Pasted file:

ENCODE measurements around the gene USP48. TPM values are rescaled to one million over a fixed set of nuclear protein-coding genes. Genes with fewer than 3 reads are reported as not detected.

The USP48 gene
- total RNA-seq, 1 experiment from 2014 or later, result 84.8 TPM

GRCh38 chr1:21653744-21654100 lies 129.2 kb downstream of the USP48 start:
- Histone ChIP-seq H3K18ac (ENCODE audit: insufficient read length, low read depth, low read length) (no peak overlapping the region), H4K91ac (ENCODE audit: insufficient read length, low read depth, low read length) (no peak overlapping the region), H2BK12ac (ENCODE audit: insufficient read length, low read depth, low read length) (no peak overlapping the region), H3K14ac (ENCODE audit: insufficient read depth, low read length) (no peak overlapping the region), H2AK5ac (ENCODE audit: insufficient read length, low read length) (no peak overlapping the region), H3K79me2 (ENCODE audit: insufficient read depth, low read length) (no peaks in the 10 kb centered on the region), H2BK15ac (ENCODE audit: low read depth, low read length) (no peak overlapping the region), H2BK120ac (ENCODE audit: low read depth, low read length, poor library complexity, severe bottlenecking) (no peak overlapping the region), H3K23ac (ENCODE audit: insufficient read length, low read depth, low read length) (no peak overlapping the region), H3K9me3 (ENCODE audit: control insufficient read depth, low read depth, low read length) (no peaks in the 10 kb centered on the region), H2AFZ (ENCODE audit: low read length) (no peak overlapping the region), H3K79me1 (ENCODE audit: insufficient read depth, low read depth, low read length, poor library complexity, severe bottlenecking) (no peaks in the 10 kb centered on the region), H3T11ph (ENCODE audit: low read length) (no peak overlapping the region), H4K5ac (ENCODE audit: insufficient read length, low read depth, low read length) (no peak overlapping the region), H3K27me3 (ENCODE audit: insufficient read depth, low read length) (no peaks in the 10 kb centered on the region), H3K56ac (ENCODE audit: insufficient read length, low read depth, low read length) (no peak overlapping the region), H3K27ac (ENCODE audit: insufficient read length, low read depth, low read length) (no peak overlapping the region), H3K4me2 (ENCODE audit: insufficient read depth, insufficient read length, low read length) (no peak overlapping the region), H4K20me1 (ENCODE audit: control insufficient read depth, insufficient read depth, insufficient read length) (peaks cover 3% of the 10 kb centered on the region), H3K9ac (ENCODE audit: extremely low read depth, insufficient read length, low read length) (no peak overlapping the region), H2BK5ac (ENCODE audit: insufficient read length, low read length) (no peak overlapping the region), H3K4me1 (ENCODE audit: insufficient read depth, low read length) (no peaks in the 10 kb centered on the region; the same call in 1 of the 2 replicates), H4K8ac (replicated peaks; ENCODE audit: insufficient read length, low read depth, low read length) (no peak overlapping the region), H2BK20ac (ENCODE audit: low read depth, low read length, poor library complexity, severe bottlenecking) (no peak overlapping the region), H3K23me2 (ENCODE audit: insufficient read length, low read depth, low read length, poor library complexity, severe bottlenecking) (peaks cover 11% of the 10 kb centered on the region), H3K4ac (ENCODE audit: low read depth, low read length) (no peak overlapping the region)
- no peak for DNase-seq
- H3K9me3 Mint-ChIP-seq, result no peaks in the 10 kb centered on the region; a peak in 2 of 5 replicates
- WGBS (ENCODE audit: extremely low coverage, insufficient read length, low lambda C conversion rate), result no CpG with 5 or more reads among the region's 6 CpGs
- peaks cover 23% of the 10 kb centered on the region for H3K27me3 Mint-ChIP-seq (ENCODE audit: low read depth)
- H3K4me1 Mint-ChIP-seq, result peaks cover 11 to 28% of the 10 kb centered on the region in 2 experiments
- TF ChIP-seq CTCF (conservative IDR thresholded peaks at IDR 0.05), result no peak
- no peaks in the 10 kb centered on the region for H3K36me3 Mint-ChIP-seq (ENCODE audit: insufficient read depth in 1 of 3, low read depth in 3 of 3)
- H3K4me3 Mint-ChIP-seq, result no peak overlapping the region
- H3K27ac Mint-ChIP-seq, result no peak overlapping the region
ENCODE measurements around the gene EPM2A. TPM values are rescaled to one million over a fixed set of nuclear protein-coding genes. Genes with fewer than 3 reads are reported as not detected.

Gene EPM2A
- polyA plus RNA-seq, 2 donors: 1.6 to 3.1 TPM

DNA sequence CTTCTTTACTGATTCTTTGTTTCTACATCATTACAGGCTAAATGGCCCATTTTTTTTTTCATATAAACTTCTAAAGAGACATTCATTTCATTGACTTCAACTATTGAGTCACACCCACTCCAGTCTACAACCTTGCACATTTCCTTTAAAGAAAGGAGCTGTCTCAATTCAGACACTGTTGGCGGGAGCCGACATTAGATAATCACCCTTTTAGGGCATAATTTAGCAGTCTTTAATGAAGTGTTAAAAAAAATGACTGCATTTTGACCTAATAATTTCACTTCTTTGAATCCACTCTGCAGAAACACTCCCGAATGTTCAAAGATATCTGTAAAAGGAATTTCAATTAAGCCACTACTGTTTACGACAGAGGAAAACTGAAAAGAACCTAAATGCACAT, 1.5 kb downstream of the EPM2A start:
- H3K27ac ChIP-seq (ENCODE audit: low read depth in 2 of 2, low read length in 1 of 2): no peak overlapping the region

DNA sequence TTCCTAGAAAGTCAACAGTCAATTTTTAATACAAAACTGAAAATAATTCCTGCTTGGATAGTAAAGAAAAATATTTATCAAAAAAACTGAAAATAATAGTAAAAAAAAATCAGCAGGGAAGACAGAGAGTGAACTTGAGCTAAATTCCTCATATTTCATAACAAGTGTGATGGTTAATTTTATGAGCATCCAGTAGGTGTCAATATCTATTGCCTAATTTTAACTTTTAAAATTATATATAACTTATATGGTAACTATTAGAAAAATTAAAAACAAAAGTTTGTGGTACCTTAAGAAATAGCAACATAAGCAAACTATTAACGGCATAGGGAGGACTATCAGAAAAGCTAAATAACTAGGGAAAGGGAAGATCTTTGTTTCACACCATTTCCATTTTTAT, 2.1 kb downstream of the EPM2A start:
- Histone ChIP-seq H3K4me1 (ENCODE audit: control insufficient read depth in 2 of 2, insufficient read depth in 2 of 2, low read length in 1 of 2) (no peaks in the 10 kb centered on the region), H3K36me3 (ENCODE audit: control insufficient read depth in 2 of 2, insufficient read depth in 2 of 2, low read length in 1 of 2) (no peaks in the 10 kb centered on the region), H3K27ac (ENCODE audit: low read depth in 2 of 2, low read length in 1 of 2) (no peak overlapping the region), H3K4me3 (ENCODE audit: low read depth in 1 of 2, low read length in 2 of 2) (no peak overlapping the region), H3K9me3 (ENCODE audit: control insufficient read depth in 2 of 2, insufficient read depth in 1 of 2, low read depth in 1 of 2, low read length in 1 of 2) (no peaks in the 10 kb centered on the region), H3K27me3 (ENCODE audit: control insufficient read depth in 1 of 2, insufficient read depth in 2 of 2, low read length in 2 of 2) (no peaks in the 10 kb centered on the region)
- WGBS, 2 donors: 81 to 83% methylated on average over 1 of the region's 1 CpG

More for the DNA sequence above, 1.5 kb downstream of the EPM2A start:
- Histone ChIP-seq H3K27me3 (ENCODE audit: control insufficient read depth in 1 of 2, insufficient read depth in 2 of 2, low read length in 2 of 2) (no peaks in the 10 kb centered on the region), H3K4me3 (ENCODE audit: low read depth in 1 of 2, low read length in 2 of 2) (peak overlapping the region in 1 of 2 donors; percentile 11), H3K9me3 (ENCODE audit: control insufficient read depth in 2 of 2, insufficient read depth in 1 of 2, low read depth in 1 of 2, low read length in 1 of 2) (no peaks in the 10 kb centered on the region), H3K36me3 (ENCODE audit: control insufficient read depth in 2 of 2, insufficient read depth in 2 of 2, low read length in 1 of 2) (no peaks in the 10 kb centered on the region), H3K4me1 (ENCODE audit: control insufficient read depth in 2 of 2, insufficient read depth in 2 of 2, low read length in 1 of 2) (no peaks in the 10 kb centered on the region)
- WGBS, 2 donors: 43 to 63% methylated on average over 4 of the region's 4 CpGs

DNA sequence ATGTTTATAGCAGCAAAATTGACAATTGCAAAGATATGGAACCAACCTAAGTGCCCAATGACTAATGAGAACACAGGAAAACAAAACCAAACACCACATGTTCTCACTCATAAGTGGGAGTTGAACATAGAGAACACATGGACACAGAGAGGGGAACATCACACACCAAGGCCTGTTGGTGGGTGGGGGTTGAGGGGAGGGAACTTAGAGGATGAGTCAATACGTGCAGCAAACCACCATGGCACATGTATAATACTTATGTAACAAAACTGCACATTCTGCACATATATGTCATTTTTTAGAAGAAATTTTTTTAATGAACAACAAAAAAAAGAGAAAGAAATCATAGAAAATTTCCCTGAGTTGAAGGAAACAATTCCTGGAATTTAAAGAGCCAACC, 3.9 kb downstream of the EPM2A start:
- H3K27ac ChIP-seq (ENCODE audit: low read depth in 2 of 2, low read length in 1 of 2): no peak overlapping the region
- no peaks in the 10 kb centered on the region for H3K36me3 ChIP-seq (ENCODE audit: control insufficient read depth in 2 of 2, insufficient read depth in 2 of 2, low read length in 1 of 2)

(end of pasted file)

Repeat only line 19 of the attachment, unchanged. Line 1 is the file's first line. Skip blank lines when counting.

- H3K27ac ChIP-seq (ENCODE audit: low read depth in 2 of 2, low read length in 1 of 2): no peak overlapping the region